The first part of the general defensesystem are really barriers that stop thepathogens from entering the body. Thesebarriers try to stop all pathogens,therefore, they are considered non-specific defenses. The physicalbarriers of our general defense systemconsist of:
- This was discussed in theexcretion web page. It is a physical barrierthat stops pathogens.
Sebaceous and sweat glands - These produce chemicals that kill bacteria.Caption: Section of a sebaceous gland and sweat gland and duct in humanskin ...
Lysozyme - This is in the saliva and thetear glands. It kills bacteria.
Mucous membranes - These secrete mucuswhich lines many body parts. The mucoustraps pathogens and prevents them fromentering the body
Nasal hairs - These remove suspendedmicro-organisms from the air.
Cilia - These small hairs beat to forcemucus to the pharynx for swallowing tothe stomach. Coughing helps in thisprocess.
Hydrochloric acid - This is found in the stomach. Itkills micro-organisms.
The vagina - It contains bacteria thatproduce lactic acid that prevents the growth ofpathogens. Also the vagina has a low pH to killbacteria as well as mucous membranes.
If pathogens do get past thephysical barriers, our secondline of defense takes over.This is our general defensesystem.
The major components of the general defense system are:1. Phagocytes2. Macrophages3. Complement Defense Proteins4. Interferons5. Inflammation
1. Phagocytes - These are white bloodcells that engulf pathogens. They ingestthe pathogen in the same way as theAmoeba eats.
2. Macrophages - These are large,longer living phagocytes. Some movearound the body and act as scavengerswhile others remain in a fixed place.There are many that are present in ourlymph system.
3. Complement DefenseProteins - These aresubstances produced by otherprotein or in response to thepresence of foreign materialin the body and that triggersor participates ina complement reaction. This isa reaction to the presence ofa foreign microorganism inwhich a series of enzymaticreactions, triggered bymolecular features of themicroorganism, result inthe bursting or engulfing ofthe pathogen.
4. Interferon - These are defenseproteins that are produced by body cellsthat are infected by a virus. They travelto nearby cells and prevent the spread ofthe virus.
5. Inflammation - Cells that have been infected produce chemicalcalled histamine. This chemical causes the blood capillaries to dilate(get wider) and become more porous. As a result the area swells,gets red, becomes warm, and is painful. This results in more whiteblood cells coming to the area to fight the infection. If theinflammation happens over the whole body we get a fever. The feveris the body’s way to combat bacteria and viruses. The highertemperature inhibits the pathogen from reproducing.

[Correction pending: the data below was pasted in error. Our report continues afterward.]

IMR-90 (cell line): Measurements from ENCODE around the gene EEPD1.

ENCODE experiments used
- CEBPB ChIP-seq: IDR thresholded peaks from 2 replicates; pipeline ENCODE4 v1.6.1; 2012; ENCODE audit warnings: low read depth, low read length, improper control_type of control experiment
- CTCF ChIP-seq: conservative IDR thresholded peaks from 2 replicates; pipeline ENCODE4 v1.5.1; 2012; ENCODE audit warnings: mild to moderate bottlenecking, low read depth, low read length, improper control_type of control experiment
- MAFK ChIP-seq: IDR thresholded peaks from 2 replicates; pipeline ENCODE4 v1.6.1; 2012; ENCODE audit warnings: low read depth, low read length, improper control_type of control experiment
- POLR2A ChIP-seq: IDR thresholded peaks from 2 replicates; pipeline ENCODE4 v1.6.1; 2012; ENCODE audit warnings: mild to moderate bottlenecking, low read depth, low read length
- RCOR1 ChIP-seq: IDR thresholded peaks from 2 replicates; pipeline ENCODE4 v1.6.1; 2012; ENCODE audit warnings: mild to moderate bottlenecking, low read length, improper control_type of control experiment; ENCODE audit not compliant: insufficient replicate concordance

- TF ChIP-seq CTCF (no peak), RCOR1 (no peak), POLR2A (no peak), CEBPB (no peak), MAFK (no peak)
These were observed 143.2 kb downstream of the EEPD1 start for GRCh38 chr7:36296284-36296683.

Specific Defense SystemThis defense system is calledthe specific defensesystem because the system attacksspecific invaders. This can happen bythe production of antibodies orby white blood cells engulfing aparticular pathogen.
1.White Blood Cells – a.) Lymphocytesand b.) monocytes are produced in thebone marrow. They then are transported bythe blood to lymph vessels, lymph nodes,the spleen or the thymus gland.
a. Monocytes- These are white blood cellsthat become macrophages. These are largewhite blood cells. They engulf invaders. Onceengulfed part of the invader remains on thesurface of the microphage. This is called anantigen. Antibodies are produced to fight offfuture invaders.
b. Lymphocytes- Some attack bodycells that have antigens (parts of theinvader) on their surface. Otherlymphocytes produce antibodies.
2. Antibodies- Lymphocytes produce antibodies as a result ofantigens. These are proteins in the group called immunoglobulins.Each antigen will only stimulate the production of one specificantibody that will fit into its receptor area. This iscalled natural active induced immunity. It is protection gainedagainst a particular pathogen by the production of specificantibodies after the antigen on the pathogen has beendetected.
These antibodies act innumerous ways:a. Some bind to theantigens on the surface onthe pathogens.This prevents thepathogen from entering thehost cell.b. Others cause thepathogens to clumptogether. Phagocytes thenengulf the clumpedpathogens.c. Some antibodies activatethe complementsystem which then acts toburst the pathogen.